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Joe Buck says announcing golf "is nuts," explains why it's so difficult

October 31, 2015


Joe Buck knows Fox's first attempt at televising the U.S. Open wasn't perfect. He also knows he and the rest of the crew were getting better by Sunday at Chambers Bay. What he doesn't know? If they'll be able to pick up where they finished last year when the 2016 U.S. Open rolls around.

In between working the World Series, the longtime play-by-play man did a candid interview with For The Win in which he was especially honest about his first foray into announcing golf.

"Golf is -- golf is nuts," Buck told For The Win. "You would think it’d be the slowest to do, but it's actually the fastest. I mean, I've done college basketball, a horse race, a bunch of different things and they’d blow by but golf has a frenetic pace of bouncing around from shot to shot and green to green and, in essence, acre to acre over this huge plot of land with over 150 players who are their own team."

Buck went on to explain another huge difference between golf and his main sports, baseball and football.

"And I’m not doing any of it live, it’s all of monitors. I go from the best seat in the house at Game 3 of the World Series to literally the worst seat with no vantage point when I’m doing a U.S. Open. That’s the weird thing. It’s more of a television show because you’re just piecing information together. If everything went out, I could still do a baseball or football game. If the cameras went out in golf, I’d be sitting there literally not with one clue what’s going on."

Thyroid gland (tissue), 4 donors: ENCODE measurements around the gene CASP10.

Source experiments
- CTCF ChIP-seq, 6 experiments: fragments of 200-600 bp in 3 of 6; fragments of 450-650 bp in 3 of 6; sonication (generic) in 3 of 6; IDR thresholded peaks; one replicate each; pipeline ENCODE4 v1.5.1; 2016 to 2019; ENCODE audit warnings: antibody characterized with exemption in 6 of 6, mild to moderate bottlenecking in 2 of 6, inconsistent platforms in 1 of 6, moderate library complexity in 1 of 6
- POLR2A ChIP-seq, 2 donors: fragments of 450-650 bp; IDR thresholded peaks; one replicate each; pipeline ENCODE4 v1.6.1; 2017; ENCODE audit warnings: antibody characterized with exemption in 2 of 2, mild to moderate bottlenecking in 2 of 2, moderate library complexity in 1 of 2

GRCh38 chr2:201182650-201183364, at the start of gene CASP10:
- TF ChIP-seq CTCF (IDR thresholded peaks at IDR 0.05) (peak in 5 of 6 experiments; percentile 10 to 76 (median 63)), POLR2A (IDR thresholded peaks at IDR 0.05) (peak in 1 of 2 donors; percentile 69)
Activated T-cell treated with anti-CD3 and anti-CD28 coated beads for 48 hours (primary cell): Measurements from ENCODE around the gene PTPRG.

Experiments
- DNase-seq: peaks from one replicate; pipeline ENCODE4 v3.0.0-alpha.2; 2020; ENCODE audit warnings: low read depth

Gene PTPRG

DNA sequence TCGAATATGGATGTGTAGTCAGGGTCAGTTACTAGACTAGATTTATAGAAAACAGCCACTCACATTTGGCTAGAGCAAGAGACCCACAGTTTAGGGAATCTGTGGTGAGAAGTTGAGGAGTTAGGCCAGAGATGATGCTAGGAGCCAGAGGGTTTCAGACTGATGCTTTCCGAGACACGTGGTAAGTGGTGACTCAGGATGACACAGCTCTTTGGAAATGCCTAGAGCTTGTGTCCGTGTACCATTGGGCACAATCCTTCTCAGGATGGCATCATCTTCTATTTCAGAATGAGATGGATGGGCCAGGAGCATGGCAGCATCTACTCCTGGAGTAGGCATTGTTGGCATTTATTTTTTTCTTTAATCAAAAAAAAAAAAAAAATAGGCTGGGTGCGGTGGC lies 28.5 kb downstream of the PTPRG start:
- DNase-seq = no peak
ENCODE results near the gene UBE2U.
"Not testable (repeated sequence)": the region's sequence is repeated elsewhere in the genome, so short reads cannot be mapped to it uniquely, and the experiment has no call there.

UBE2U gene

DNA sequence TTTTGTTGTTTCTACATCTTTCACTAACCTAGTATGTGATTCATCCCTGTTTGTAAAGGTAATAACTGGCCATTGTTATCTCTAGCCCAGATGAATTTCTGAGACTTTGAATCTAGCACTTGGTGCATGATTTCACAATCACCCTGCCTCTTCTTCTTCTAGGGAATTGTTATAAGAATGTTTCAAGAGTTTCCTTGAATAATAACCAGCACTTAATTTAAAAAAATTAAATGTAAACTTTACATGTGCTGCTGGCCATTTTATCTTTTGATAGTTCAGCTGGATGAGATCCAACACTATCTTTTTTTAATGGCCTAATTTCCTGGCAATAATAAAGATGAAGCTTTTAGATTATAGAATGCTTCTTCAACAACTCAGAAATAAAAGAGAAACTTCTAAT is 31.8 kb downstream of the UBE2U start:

Buck also said announcing is all about finding a groove, something he felt he, Greg Norman and the rest of the Fox team were doing by the end of the week at Chambers Bay. Not surprisingly, Buck feels the more he announces golf, the better he'll get. But with Fox's limited number of events, that's going to be difficult.

"By the time the Open ended, we were getting a hell of a lot better. You gotta develop a rhyhtm, then by the time you do, it’s done. Then you have the Senior Open which doesn’t have the eyeballs and the Women’s Open which doesn’t have the eyeballs. It’s a tricky thing and then you’re off for months."

When asked how do you get better with such a long layoff, Buck responded by saying he'd watch tapes of himself from this past June -- something he doesn't do anymore for other sports he covers.

"We kind of have to go back over last year’s U.S. Open and track where it went from Thursday to Sunday and try and pick up where we left off when we show up at Oakmont next year. I don’t know how else to do it because we’re not out there doing it."